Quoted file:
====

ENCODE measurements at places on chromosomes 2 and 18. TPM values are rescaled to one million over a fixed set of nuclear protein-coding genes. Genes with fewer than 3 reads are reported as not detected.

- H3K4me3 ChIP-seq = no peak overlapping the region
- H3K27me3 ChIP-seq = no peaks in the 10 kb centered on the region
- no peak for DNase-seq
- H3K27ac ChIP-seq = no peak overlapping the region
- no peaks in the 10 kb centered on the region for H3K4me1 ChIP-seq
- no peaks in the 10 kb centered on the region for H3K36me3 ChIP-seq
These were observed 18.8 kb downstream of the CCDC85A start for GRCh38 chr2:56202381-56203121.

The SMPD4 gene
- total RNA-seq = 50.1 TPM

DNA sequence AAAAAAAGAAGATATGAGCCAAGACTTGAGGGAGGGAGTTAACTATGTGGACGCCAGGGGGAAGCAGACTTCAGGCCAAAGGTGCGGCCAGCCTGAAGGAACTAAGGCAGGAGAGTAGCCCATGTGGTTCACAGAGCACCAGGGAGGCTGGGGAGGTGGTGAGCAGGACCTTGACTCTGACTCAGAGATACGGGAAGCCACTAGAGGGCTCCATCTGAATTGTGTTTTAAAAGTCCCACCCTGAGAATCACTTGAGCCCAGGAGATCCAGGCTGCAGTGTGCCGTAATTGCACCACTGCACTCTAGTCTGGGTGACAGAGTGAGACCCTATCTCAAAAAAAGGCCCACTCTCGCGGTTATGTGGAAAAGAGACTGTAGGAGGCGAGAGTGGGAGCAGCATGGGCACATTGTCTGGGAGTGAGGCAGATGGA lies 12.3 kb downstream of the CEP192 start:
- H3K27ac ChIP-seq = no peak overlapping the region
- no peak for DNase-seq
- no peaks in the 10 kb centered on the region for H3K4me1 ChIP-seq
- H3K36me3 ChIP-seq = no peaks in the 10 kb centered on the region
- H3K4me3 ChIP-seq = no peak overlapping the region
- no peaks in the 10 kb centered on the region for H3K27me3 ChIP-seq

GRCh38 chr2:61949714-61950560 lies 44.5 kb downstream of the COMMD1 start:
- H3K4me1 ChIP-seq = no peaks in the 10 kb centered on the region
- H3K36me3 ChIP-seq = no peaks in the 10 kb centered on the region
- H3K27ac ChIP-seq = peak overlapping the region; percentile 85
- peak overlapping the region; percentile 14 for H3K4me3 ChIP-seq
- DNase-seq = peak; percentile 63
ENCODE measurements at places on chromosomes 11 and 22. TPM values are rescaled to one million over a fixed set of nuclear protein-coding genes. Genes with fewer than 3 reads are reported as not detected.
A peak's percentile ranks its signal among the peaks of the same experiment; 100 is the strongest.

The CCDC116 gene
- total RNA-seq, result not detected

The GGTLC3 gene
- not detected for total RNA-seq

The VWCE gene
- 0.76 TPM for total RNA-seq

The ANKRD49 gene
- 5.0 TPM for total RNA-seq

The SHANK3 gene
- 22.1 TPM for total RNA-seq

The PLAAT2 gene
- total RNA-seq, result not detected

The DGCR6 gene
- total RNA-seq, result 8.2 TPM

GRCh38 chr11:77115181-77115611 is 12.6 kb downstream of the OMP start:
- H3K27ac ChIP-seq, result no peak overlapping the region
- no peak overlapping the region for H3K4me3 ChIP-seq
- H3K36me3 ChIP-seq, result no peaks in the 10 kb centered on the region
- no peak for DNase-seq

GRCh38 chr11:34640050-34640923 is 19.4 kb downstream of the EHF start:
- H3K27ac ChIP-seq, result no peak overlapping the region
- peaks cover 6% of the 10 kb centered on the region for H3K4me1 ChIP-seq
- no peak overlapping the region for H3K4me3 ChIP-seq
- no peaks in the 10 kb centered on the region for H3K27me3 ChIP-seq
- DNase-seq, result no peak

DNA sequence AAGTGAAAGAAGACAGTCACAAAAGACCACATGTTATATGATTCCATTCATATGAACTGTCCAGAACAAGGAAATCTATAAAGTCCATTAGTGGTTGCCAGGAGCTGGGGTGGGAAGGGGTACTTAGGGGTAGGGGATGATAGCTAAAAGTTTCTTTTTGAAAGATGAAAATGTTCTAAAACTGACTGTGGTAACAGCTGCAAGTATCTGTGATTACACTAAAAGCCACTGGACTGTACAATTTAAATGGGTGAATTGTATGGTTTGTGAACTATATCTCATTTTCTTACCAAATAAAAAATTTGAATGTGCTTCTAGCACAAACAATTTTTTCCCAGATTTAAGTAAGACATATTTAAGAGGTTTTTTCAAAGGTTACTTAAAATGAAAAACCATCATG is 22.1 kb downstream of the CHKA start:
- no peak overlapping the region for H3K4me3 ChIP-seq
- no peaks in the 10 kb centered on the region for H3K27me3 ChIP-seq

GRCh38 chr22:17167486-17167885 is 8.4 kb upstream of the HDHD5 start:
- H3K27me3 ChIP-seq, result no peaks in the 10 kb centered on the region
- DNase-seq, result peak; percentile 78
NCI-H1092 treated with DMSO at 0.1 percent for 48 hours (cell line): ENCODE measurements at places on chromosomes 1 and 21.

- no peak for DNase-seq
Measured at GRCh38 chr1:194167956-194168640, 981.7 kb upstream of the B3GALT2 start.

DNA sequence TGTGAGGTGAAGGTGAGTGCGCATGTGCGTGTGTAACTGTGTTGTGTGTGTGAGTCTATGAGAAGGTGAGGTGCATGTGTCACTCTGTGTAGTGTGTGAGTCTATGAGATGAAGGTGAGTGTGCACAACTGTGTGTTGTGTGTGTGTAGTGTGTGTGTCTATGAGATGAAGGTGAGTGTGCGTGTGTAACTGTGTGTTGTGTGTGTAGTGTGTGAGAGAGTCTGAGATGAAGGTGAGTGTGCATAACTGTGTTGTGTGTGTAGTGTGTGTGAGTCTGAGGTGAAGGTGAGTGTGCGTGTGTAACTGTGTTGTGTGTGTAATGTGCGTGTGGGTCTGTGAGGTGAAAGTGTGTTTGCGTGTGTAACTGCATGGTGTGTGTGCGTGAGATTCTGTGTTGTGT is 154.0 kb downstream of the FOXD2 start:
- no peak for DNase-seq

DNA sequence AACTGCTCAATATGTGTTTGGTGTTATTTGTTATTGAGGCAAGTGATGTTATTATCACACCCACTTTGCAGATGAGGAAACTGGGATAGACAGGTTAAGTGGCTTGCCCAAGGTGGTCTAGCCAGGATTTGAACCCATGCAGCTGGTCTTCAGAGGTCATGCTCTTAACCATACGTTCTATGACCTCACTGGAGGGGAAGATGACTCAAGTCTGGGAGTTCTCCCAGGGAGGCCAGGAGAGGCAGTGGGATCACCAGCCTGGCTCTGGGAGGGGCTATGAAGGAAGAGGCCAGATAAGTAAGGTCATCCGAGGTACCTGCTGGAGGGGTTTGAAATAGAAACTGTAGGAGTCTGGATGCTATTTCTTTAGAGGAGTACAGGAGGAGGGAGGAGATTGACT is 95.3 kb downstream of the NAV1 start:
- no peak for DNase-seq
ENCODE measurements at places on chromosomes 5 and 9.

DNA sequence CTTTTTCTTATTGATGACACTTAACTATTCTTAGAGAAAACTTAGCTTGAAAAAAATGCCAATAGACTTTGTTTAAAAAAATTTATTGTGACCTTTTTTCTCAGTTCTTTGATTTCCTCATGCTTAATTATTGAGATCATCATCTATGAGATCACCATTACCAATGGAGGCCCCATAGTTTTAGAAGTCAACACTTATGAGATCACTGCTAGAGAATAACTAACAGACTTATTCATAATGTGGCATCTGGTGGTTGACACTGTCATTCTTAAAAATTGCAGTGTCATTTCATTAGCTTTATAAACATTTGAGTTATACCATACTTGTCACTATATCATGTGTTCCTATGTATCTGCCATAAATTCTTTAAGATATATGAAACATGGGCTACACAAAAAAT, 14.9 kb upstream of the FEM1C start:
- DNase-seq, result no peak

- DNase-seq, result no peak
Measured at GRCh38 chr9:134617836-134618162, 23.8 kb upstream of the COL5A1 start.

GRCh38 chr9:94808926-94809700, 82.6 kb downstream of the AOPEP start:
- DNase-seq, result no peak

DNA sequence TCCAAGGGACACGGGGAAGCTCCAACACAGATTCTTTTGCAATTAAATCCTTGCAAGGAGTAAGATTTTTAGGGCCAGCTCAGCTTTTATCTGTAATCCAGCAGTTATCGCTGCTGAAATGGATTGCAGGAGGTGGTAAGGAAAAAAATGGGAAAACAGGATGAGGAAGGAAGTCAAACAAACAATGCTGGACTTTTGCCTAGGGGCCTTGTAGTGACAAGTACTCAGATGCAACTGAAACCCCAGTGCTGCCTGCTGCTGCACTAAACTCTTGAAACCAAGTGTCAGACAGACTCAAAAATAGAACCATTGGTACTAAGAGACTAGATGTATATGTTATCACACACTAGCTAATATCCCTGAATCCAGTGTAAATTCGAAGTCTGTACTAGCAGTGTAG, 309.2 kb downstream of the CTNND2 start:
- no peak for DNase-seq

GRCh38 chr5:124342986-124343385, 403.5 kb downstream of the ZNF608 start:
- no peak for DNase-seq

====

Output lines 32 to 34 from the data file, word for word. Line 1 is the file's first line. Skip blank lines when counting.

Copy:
The ANKRD49 gene
- 5.0 TPM for total RNA-seq

The SHANK3 gene